If the additional medicare tax is not withheld by the employer, the employee is responsible for paying such tax. However, if an employer required to deduct and withhold the additional medicare tax fails to do so, and the employee pays the additional tax, the employer will not be obligated for the additional medicare tax but remains subject to penalties and additions to tax for failing to withhold.
The employee is personally liable for the additional 0.9% medicare tax to the extent it is not withheld by the employer. This contrasts with the employee portion of the general medicare tax of 1.45% of wages for which the employee generally has no direct liability.
The provision applies with respect to remuneration received, and tax years beginning, after December 31, 2012.
Excise tax on high cost employer-sponsored health coverage
A 40% excise tax will be imposed on health coverage providers starting in 2018 to the extent that the aggregate value of employer-sponsored health coverage for an employee exceeds a threshold amount. This is the tax on so-called “Cadillac” health plans.
Employees who are exempt from the individual mandate to buy health insurance but who do not qualify for premium subsidies are eligible for a employer-provided vouchers equal to the amount the employer would have spent on individual or family coverage. For vouchers provided after Dec. 31, 2013, gross income of the employee does not include the amount of the voucher, up to the amount actually paid for a qualified plan. In addition, effective for vouchers provided after Dec. 31, 2013, employers can deduct, as compensation for personal services actually rendered, the full amount of the free choice voucher provided.
Notice required. Employers are required to provide a notice pursuant to the Fair Labor Standards Act (FLSA) that, if an employee purchases a qualified health plan, and the employer does not offer a free choice voucher, the employee may lose the employer contribution to any health benefits plan offered by the employer. A 40% excise tax will be imposed on health coverage providers starting in 2018 to the extent that the aggregate value of employer-sponsored health coverage for an employee exceeds a threshold amount. This is the tax on so-called “Cadillac” health plans.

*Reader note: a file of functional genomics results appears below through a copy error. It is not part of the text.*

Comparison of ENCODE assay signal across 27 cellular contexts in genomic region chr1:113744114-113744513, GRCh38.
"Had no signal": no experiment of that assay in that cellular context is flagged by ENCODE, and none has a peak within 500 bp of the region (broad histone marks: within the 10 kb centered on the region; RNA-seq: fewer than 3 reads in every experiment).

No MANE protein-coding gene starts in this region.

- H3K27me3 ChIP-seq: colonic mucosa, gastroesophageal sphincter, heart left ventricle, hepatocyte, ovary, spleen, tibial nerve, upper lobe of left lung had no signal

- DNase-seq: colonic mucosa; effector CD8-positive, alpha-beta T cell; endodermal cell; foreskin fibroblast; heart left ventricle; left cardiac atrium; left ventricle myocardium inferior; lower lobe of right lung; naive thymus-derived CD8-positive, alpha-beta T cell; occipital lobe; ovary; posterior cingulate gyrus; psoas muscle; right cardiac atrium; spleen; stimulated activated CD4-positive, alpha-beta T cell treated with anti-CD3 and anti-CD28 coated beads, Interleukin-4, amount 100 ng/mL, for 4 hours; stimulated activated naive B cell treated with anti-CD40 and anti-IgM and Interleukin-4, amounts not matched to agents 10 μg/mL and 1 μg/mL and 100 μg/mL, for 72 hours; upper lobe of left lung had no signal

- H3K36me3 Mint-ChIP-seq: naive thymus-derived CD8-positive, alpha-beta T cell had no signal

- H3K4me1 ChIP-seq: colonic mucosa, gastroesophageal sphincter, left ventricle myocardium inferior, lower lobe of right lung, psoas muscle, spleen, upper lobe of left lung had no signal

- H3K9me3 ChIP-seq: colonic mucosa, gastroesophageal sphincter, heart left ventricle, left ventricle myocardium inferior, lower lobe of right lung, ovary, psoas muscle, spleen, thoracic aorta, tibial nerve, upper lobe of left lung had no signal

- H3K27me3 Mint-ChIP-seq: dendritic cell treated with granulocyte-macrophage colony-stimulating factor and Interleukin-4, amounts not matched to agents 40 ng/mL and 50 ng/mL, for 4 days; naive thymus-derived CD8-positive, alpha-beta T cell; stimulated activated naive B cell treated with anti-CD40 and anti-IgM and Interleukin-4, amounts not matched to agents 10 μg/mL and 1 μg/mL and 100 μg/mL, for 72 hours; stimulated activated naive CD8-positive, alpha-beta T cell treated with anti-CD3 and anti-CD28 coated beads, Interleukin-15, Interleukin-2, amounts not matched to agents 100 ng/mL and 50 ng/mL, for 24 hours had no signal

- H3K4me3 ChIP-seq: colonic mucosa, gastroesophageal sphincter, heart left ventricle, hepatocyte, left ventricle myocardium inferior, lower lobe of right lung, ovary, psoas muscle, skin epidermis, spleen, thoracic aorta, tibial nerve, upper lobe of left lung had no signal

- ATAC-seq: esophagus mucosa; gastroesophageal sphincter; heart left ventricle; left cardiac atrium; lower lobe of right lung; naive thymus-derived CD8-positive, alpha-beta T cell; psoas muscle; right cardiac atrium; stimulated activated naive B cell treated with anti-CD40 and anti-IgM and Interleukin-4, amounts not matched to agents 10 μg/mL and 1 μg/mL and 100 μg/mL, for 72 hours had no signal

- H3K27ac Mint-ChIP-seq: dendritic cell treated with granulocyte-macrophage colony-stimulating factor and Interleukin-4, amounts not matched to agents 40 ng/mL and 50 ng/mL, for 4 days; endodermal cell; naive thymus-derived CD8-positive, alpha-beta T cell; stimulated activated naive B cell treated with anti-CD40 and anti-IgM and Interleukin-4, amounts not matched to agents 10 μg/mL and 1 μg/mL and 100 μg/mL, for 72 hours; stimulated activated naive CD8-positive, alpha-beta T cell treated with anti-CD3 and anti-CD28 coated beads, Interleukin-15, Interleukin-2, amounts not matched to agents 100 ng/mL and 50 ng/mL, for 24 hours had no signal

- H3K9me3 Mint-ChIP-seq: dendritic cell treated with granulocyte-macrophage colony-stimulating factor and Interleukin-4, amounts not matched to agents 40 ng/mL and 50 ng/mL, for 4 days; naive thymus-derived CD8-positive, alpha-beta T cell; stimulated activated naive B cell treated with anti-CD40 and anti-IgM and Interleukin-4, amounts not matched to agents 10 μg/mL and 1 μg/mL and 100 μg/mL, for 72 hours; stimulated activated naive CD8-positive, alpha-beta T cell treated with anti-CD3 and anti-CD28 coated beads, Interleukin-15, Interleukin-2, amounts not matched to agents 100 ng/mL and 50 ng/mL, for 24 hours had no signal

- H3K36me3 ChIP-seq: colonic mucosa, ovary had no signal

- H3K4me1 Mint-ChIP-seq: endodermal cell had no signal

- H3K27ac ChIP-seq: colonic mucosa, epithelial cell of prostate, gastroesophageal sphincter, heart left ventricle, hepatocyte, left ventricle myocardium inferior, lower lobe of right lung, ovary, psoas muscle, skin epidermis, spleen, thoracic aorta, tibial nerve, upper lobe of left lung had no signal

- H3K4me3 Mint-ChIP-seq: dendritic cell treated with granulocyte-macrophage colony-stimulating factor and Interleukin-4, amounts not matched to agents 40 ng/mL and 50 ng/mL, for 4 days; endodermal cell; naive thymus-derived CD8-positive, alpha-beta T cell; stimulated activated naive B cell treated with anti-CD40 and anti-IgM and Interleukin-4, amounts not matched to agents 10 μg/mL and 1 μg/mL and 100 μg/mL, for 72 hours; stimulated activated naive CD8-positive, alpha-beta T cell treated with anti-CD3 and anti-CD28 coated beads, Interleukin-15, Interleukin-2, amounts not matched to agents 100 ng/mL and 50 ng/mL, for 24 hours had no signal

Beginning after December 31, 2013, for purposes of employers required to report on their health insurance coverage, offering employers are defined as any employers offering coverage if the required contribution of any employee exceeds 8% of the employee's wages. For calendar years after 2014, the Department of Health and Human Services will adjust the 8% amount to reflect the rate of premium growth after 2013. Terms in the free choice voucher provision have the same meaning as in the provision for shared responsibility for employers.
Conforming amendments. After December 31, 2013, for purposes of employers required to report on their health insurance coverage, employers include offering employers. In addition, required annual reports regarding offering employers must include the option for which the employer pays the largest portion of the cost of the plan and the portion of the cost paid by the employer in each of the enrollment categories under such option.
Additional required reports. Beginning in 2014, applicable employers will be required to report to the Secretary of the Treasury whether they offer full time employees and their dependents the opportunity to enroll in minimum essential coverage under an eligible employer sponsored plan and provide details regarding the coverage offered. Applicable employers must also report the number of full-time employees for each month during the year, and their names, addresses and taxpayer identification numbers. A person required to file a return under the new provision is also required to furnish a written statement to the individual with respect to whom information is reported, detailing the contents of the informational return.(National Federation of Independent Business et al. v. Sebelius, No 11-393, June 28, 2012.)